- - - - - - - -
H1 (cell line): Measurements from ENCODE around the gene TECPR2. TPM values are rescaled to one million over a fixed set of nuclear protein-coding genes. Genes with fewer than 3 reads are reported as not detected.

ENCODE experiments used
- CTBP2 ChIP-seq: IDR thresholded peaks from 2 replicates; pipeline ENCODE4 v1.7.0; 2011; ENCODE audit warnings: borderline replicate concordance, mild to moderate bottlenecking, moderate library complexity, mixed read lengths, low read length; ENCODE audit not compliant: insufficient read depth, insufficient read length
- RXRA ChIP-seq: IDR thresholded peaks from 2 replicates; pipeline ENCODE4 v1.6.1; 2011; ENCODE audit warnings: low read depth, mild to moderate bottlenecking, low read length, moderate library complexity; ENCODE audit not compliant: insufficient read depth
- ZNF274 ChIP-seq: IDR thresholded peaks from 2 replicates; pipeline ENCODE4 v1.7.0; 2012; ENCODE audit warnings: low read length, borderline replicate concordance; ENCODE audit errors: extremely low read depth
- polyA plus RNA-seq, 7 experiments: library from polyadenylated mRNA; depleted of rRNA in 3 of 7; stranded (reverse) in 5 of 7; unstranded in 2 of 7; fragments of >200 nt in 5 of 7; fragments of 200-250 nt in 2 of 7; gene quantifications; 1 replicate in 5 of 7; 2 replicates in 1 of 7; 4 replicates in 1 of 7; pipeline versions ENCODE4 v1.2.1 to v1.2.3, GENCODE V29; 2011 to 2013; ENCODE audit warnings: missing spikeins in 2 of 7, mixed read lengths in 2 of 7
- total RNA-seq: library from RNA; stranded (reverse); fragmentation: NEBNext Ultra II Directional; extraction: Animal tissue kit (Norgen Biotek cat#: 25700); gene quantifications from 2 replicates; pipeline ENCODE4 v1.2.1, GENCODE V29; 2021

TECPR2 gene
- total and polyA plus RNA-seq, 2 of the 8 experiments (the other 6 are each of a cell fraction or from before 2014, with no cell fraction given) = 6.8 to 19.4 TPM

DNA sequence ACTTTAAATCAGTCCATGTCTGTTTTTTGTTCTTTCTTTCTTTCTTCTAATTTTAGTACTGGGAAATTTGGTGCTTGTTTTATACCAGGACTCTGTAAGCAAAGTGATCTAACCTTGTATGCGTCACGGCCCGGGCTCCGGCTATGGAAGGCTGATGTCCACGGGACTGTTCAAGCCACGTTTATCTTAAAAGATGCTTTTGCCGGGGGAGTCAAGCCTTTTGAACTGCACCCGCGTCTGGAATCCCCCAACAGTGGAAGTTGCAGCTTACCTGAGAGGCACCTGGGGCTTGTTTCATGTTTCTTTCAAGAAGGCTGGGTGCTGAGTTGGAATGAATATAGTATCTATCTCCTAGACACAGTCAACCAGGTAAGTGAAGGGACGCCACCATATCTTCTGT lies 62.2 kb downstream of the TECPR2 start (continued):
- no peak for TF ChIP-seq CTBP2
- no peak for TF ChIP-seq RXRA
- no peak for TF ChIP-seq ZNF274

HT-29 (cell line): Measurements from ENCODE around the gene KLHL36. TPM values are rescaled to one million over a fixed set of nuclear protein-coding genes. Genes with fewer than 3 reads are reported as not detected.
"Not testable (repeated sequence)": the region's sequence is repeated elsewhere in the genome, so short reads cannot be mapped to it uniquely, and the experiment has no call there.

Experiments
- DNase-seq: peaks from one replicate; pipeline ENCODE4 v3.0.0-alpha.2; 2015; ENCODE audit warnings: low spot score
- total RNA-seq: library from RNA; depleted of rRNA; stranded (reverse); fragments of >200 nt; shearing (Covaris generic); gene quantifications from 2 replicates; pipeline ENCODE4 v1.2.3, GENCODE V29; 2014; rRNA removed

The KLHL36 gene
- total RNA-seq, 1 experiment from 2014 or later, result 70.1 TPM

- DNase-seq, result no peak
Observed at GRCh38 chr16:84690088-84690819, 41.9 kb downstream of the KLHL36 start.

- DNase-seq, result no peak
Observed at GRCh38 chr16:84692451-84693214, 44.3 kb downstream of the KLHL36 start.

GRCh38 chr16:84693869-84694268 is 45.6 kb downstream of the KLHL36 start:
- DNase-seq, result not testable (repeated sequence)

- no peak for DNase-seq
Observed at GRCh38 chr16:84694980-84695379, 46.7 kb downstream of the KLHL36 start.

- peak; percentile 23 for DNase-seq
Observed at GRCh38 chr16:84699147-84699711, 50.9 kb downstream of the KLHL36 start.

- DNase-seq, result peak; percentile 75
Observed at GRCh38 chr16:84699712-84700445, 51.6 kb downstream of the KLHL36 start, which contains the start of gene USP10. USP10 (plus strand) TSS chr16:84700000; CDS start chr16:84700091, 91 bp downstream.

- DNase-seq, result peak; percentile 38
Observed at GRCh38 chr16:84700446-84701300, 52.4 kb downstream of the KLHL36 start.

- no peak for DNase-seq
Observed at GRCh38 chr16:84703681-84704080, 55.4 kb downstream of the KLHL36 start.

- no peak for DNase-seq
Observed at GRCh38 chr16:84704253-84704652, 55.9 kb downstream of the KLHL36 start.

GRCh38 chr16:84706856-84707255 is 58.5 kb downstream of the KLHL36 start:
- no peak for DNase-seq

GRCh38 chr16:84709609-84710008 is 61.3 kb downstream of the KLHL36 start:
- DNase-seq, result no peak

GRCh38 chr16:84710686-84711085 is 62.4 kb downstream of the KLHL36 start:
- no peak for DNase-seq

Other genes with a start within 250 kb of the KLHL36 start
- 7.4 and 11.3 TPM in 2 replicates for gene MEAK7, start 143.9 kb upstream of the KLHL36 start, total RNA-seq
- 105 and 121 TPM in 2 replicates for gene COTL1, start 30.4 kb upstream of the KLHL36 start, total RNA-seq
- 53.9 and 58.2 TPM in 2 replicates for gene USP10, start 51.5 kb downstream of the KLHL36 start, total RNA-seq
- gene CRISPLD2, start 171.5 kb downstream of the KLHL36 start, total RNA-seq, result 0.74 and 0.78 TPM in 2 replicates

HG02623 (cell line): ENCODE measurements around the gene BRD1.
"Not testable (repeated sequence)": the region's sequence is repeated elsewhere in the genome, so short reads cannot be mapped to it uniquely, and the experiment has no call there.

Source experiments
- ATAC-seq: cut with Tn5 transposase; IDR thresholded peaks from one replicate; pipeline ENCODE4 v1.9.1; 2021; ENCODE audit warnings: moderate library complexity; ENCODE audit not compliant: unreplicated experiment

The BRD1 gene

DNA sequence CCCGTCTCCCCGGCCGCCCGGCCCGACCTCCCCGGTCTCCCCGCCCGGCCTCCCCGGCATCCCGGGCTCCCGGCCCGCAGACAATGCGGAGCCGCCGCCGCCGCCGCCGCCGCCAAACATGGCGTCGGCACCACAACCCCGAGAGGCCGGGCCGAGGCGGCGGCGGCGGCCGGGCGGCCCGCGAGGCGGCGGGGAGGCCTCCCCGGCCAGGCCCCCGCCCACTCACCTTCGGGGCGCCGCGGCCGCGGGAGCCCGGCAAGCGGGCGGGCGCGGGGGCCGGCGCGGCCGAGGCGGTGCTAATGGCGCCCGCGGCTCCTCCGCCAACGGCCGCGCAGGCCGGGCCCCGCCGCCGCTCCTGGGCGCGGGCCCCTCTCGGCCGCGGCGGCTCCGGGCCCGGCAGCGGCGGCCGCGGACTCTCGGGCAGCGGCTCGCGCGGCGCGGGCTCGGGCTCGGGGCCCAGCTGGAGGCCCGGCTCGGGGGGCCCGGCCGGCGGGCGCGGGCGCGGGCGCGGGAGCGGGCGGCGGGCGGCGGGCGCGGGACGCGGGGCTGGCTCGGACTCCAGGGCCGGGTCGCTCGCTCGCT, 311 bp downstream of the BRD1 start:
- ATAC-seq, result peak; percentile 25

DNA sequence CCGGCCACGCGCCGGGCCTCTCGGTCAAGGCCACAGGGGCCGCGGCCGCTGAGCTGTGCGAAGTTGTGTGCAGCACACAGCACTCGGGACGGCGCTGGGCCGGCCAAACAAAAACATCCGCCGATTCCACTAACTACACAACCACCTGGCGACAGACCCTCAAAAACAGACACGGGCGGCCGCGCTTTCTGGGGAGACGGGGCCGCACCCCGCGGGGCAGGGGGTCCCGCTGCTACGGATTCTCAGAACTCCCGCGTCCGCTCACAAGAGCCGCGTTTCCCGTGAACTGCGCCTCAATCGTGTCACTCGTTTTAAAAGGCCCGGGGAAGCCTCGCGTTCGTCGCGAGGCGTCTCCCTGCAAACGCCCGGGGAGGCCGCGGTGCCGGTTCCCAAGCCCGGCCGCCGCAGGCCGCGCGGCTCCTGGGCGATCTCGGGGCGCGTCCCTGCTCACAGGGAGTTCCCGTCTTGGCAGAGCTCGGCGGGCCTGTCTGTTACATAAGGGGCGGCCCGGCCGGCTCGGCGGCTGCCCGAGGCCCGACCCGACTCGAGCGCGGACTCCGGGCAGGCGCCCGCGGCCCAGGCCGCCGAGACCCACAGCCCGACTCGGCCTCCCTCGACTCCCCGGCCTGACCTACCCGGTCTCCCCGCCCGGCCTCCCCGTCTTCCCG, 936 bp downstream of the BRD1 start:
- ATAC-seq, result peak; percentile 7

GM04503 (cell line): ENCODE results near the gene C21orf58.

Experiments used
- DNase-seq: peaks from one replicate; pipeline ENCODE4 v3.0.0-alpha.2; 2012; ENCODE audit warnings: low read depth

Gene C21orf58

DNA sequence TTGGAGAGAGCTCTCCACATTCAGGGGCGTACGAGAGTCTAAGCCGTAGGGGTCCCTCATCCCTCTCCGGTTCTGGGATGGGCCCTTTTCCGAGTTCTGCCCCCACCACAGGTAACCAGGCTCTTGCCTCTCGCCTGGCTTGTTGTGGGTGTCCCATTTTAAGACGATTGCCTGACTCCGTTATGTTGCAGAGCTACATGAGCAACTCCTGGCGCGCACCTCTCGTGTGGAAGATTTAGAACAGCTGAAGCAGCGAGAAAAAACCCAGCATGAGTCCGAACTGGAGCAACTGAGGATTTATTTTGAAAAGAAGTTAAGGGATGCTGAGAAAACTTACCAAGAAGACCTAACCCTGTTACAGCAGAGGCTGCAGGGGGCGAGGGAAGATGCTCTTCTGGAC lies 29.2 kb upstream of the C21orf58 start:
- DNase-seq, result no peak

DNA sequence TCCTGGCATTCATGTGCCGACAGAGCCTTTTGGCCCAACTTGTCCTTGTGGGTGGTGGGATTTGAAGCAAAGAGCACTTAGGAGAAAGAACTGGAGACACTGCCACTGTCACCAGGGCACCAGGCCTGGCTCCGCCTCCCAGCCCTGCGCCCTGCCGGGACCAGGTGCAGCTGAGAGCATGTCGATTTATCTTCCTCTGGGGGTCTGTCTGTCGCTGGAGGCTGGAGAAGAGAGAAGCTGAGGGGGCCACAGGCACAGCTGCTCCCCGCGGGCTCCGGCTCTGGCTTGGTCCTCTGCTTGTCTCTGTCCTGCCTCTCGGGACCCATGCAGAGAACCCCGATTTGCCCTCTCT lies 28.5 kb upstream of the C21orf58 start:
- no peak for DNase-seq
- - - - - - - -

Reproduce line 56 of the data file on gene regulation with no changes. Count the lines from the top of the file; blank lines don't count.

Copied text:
- ATAC-seq, result peak; percentile 25